Unfortunately mundane is the correct word. The robot aspect is not pure gimmick as the plot’s ultimate direction is inextricably tied to this mechanical element, and yet for much of the film if you take away the ironic bemusement regarding the substitution of people for robots, you’re left with a very run of the mill romance. Perhaps this is necessary to ultimately sell the third act of the film, but Jonze’s attempt to recreate Lost in Translation via stock romantic set pieces is stilted even while it is frequently gorgeous: like the lens-flared glow from the woods at sunset, or the dreamy montages from the party while Girls “Hellhole Ratrace” surges in the background.
While cliché, the courtship is cute. It is the third act I do not like, even as I must respect it. My dislike is selfish not objective, I was sad and surprised to see matters take a turn for the worse, even though in retrospect ample warning was given. Like We Were Once a Fairytale, I’m Here finds Jonze employing sleight of hand, leading the audience in one direction, only to turn that conception on its head. Here romance is corrupted, as self-destructive behavior is very literally realized with Francesca. Francesca keeps having various body parts get wrecked, and Sheldon, hopelessly in love as he is, is all too eager to volunteer his own as replacement, culminating in the donation of his entire body.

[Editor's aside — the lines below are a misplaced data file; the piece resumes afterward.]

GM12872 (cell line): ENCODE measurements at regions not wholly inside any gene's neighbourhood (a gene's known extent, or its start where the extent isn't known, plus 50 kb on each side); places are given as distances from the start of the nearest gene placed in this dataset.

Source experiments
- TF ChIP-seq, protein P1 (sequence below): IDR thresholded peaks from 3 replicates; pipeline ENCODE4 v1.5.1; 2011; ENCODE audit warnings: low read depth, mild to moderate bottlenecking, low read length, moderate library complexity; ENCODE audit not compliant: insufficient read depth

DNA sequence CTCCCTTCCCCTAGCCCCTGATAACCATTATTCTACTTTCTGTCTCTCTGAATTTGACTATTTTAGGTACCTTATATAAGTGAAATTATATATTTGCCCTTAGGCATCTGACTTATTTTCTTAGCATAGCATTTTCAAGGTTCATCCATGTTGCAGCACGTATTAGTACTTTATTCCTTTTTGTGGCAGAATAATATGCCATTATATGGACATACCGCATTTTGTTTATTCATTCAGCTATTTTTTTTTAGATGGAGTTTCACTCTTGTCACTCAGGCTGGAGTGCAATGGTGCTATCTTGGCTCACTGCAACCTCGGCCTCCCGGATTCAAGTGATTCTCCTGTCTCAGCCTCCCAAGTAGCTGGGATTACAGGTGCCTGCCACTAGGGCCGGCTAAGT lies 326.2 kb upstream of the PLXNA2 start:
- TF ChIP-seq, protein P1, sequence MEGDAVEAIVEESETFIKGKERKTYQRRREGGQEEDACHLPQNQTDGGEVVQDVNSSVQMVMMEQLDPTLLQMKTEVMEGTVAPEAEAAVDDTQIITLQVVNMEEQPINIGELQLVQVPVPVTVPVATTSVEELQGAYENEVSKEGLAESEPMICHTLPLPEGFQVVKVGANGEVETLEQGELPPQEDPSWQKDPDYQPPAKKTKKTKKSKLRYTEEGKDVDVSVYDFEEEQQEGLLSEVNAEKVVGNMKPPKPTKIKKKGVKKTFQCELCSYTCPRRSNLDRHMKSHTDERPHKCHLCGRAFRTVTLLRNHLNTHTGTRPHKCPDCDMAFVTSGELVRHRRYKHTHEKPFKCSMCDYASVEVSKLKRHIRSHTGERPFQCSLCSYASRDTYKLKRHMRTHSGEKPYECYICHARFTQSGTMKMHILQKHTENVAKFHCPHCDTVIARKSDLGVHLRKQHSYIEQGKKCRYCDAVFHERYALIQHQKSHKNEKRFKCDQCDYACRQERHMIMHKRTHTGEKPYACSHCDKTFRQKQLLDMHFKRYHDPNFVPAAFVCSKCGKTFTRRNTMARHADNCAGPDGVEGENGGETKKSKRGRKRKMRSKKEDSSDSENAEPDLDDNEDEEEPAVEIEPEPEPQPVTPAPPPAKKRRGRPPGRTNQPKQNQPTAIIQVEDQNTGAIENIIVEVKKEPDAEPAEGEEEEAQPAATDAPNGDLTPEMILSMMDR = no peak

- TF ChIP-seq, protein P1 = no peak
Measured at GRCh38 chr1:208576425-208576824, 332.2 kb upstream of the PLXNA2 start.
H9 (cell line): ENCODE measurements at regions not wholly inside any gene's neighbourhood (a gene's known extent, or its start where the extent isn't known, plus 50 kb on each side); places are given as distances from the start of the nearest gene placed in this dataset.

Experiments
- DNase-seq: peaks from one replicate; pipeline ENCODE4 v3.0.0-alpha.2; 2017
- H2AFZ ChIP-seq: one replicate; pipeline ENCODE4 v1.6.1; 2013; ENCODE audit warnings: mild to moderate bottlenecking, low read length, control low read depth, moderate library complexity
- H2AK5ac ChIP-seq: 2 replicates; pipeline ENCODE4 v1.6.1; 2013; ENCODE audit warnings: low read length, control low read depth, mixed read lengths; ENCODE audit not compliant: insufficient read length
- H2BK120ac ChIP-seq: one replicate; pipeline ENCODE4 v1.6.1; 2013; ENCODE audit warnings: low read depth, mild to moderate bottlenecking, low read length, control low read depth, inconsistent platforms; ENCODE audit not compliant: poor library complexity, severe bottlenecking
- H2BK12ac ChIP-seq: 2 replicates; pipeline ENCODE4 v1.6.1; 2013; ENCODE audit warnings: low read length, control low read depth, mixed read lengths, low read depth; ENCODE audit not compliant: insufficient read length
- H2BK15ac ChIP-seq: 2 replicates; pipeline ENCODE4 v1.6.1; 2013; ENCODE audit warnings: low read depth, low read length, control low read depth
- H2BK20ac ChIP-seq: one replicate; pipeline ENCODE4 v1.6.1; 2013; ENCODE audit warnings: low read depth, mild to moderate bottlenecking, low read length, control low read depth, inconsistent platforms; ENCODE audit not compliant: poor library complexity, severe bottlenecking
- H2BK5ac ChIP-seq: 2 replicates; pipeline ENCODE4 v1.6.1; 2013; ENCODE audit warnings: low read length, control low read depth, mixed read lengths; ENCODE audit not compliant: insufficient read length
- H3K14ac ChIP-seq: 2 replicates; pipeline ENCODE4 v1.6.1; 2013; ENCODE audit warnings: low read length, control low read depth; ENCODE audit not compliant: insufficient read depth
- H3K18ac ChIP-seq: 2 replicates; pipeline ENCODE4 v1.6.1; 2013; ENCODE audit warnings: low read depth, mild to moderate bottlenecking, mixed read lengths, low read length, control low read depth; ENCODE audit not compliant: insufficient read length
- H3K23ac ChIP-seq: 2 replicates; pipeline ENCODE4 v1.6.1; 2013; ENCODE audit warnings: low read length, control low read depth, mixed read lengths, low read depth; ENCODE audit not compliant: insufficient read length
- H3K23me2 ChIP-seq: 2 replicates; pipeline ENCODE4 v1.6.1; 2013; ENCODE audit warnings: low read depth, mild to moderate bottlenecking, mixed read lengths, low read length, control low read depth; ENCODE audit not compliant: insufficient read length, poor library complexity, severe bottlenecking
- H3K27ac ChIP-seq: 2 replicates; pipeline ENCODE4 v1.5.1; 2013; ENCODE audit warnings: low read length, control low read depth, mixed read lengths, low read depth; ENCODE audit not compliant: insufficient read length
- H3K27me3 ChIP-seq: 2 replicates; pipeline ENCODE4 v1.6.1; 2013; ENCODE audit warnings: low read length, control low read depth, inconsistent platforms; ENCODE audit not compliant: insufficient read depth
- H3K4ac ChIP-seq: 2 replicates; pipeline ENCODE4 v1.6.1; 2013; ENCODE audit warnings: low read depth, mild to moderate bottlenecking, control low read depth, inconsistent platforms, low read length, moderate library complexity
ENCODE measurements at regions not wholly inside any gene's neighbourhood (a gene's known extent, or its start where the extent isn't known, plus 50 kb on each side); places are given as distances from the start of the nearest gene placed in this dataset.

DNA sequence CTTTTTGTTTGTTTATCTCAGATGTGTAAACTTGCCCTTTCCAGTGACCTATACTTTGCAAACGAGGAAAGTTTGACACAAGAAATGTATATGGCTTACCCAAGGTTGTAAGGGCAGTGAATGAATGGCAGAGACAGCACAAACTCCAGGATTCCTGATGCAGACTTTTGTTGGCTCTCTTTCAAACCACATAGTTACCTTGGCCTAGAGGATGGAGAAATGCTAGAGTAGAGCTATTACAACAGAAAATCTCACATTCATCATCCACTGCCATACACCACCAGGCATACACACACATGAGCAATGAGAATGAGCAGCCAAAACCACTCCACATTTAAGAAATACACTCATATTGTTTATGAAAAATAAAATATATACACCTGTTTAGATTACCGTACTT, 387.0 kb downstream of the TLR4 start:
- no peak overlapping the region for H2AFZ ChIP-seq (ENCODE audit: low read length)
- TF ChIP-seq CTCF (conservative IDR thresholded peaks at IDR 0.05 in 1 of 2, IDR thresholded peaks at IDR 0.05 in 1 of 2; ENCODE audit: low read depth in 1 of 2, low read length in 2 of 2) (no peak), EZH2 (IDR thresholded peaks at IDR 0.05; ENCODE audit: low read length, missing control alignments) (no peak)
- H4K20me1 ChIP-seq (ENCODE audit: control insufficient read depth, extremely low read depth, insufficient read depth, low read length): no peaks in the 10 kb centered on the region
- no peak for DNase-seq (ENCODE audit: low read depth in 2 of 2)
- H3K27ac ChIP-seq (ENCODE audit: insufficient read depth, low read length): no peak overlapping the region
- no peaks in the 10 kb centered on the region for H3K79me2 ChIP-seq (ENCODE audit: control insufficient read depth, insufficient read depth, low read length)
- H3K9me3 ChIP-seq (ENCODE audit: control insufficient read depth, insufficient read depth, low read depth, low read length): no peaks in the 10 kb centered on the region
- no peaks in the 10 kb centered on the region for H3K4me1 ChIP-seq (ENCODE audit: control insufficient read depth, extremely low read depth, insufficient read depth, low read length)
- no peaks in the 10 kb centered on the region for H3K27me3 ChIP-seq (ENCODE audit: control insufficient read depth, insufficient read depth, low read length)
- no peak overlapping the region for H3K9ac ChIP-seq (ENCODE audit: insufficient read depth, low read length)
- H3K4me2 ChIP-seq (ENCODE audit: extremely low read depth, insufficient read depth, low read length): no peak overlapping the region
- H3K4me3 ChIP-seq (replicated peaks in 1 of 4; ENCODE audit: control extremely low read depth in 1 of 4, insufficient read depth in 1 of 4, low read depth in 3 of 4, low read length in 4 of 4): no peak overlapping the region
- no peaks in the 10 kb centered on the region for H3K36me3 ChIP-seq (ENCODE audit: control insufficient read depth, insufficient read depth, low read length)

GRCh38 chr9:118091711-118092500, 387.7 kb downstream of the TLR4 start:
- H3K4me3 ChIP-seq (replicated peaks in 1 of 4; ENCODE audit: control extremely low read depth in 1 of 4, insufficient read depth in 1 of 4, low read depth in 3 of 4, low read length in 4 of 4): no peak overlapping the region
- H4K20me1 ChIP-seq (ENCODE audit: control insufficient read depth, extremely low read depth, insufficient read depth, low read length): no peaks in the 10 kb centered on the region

This is a powerful development, and remarkably open to a range of reactions and feelings, which is why Jonze and this film do ultimately demand attention. Some may see Sheldon’s actions as the ultimate expression of love. Others, may view it as the reckless enabling of Francesca’s self-destruction. Not to think too deeply into it, but I feel that in the more individualistic West, it is very likely that viewers will frown upon Sheldon’s self-abnegation, tending to see Sheldon’s sacrifice as foolish and exploitive, whereas Eastern cultures are much more sympathetic to the sacrificial hero, largely one surmises due to Buddhism’s influence, and the concept of negating the self. This bit of amateur sociology brought to you by a lifetime’s love of Asian film =P.